These are undoubtedly needed, interesting and beneficial changes, but they are a continuation of the evolution of GNOME 3, and not something groundbreaking. About the fourth version, nothing new has been heard for years. But that's pretty good. The specifics of working with computers has changed over time since the release of GNOME 3.0. It will not be easy to attract new users with curiosities in the graphical environment. What counts today is working on many devices and (usually proprietary) applications supported by the cloud.

It's hard for me to figure out what a new GNOME would have to offer to reduce the lack of Microsoft Office suite, especially the OneNote application. I often hear the argument that I could work differently, use other cloud disks, put presentations in Beamer, and make notes not by hand, but … what? Vim? At TexMaker? He doesn't convince me. The whole world would have to stop, adapt and postpone the convenience of making Linux desktop a competitive offer. But we're not about that today.

Did GNOME 3 succeed?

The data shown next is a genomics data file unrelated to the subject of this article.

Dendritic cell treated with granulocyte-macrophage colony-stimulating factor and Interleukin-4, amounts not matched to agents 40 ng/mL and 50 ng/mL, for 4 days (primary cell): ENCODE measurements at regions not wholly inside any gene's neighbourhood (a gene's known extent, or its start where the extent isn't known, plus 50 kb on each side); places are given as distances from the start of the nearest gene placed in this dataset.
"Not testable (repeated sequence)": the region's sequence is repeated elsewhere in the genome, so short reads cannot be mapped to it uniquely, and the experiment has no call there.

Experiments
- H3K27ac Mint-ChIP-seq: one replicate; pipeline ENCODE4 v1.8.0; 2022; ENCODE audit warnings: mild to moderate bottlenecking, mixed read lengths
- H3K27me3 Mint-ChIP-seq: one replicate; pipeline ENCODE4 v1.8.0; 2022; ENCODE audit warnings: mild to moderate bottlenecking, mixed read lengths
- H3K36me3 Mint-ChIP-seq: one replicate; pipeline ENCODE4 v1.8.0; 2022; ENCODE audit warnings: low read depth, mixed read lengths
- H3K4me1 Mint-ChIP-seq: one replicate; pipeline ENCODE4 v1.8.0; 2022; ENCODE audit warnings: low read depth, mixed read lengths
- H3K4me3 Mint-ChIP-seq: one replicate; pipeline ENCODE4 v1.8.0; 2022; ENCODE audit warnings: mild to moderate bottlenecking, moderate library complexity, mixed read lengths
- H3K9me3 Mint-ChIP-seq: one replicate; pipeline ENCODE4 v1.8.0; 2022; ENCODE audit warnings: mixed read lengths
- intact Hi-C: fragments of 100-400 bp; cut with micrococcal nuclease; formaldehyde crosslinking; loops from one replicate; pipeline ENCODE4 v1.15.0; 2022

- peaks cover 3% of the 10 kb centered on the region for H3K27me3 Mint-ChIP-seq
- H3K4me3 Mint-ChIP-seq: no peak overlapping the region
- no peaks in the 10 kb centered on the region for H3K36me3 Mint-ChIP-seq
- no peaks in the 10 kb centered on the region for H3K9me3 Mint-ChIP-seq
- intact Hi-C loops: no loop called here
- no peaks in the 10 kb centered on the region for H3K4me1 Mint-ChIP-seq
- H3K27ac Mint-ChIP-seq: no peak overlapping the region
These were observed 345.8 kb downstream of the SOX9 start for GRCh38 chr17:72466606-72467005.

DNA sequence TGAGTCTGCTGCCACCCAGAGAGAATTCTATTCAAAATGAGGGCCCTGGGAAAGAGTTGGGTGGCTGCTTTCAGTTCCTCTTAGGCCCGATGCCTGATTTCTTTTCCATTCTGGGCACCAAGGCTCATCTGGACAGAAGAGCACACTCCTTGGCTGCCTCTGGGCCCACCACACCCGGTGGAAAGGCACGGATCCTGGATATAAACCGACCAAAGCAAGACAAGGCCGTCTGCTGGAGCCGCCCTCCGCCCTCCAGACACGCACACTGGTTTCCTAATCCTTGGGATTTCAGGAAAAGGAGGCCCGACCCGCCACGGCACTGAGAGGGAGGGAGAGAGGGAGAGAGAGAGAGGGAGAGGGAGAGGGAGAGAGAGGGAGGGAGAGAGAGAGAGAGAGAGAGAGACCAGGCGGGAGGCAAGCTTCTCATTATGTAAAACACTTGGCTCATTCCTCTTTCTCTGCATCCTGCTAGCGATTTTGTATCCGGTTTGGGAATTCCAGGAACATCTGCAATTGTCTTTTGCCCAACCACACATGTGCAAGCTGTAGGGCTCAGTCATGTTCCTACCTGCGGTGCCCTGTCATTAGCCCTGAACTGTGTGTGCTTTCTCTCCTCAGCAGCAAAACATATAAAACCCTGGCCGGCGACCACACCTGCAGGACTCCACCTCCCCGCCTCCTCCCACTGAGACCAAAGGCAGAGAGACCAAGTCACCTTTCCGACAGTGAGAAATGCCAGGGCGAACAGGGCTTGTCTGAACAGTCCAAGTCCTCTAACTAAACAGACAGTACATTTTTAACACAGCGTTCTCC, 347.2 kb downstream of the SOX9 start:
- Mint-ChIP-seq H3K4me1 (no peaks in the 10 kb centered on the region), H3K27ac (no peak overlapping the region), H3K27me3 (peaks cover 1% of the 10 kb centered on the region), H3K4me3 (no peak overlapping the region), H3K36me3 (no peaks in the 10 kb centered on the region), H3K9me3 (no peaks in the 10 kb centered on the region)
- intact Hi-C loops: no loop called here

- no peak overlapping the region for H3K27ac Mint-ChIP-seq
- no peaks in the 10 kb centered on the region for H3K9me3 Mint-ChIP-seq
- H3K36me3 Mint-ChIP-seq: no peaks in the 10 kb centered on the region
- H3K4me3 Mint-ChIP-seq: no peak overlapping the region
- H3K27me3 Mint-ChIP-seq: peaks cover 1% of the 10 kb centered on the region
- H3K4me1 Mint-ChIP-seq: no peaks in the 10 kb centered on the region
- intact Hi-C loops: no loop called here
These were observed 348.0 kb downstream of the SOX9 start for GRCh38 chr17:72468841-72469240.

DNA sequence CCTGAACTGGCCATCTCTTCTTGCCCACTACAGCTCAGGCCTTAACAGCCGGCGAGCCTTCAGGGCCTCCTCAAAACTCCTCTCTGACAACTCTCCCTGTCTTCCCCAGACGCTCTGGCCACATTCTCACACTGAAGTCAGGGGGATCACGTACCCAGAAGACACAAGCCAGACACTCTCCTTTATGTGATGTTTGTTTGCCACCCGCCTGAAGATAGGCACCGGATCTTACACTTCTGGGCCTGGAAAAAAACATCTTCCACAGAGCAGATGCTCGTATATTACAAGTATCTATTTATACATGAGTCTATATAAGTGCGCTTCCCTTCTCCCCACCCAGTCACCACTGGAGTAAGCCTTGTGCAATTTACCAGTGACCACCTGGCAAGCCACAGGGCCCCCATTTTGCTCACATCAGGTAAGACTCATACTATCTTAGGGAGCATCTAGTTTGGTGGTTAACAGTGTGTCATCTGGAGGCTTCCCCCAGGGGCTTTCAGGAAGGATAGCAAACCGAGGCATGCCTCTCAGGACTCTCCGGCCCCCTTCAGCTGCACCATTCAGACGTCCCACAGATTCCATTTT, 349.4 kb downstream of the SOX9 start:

A lot of things from the original GNOME 3 project, both the implementation and the promises themselves, have become outdated. The built-in communicator is dead, and its networks and protocols are depopulated. The rape on the system tray and notification mechanism has already been made fully. The tray has disappeared (unfortunately), and notifications are harder to miss, but it's still too easy. The application menu from the top bar has been removed and replaced with icons in the style of Android 5. The Universal Search Engine all survived, works better and got the same ailment as the search engine in Windows 8: it forgot how to use the technology underneath and despite a good index, searches for files with … different performance.